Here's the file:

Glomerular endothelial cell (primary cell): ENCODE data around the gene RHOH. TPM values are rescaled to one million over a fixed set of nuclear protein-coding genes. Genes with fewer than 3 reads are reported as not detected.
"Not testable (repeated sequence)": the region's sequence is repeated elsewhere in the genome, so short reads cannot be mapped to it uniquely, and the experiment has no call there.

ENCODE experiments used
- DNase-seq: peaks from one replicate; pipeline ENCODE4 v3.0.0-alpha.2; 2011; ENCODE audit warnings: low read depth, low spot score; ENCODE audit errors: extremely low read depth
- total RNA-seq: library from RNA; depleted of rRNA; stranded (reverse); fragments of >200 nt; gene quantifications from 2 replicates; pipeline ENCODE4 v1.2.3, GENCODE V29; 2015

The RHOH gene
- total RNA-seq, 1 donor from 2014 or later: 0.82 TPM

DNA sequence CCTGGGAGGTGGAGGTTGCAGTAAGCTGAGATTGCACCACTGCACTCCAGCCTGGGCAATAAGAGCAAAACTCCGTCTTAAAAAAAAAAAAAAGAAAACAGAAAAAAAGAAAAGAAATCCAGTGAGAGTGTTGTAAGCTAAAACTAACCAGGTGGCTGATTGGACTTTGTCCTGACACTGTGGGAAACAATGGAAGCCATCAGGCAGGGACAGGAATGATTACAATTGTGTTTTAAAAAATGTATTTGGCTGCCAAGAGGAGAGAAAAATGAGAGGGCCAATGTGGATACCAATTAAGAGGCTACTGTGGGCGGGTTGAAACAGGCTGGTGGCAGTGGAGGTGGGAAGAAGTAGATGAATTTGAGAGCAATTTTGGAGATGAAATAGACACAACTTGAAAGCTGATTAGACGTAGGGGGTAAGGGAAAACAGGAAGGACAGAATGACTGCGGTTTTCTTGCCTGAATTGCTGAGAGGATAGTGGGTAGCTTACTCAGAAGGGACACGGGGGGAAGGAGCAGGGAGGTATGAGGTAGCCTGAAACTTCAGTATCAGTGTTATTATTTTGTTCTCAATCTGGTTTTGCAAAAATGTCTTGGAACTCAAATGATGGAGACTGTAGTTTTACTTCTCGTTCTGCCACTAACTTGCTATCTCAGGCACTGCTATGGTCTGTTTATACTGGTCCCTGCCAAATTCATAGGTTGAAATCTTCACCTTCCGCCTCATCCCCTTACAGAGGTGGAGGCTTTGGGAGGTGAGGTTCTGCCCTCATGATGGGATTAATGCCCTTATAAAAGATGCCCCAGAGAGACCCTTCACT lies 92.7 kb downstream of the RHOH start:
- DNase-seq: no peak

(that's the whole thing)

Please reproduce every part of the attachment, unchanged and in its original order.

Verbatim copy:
Glomerular endothelial cell (primary cell): ENCODE data around the gene RHOH. TPM values are rescaled to one million over a fixed set of nuclear protein-coding genes. Genes with fewer than 3 reads are reported as not detected.
"Not testable (repeated sequence)": the region's sequence is repeated elsewhere in the genome, so short reads cannot be mapped to it uniquely, and the experiment has no call there.

ENCODE experiments used
- DNase-seq: peaks from one replicate; pipeline ENCODE4 v3.0.0-alpha.2; 2011; ENCODE audit warnings: low read depth, low spot score; ENCODE audit errors: extremely low read depth
- total RNA-seq: library from RNA; depleted of rRNA; stranded (reverse); fragments of >200 nt; gene quantifications from 2 replicates; pipeline ENCODE4 v1.2.3, GENCODE V29; 2015

The RHOH gene
- total RNA-seq, 1 donor from 2014 or later: 0.82 TPM

DNA sequence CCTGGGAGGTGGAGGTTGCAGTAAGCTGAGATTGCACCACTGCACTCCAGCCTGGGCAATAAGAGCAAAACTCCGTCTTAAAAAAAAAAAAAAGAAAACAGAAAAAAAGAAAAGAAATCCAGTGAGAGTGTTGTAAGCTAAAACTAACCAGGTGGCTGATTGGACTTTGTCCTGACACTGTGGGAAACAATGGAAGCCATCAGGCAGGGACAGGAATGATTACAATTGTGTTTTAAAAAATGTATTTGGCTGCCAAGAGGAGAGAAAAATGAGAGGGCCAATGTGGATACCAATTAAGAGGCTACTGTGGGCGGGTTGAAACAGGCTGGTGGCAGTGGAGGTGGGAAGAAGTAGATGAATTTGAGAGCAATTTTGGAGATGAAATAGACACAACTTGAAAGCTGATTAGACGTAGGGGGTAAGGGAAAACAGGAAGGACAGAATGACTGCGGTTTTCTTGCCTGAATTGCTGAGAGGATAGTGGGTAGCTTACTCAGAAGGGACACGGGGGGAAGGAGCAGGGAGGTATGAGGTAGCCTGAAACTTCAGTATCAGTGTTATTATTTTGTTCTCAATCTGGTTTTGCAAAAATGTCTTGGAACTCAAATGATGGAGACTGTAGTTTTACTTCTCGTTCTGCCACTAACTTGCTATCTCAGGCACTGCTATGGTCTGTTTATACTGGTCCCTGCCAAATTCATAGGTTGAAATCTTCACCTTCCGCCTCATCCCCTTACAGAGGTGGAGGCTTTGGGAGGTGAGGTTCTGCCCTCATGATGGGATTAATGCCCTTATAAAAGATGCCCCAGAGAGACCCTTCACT lies 92.7 kb downstream of the RHOH start:
- DNase-seq: no peak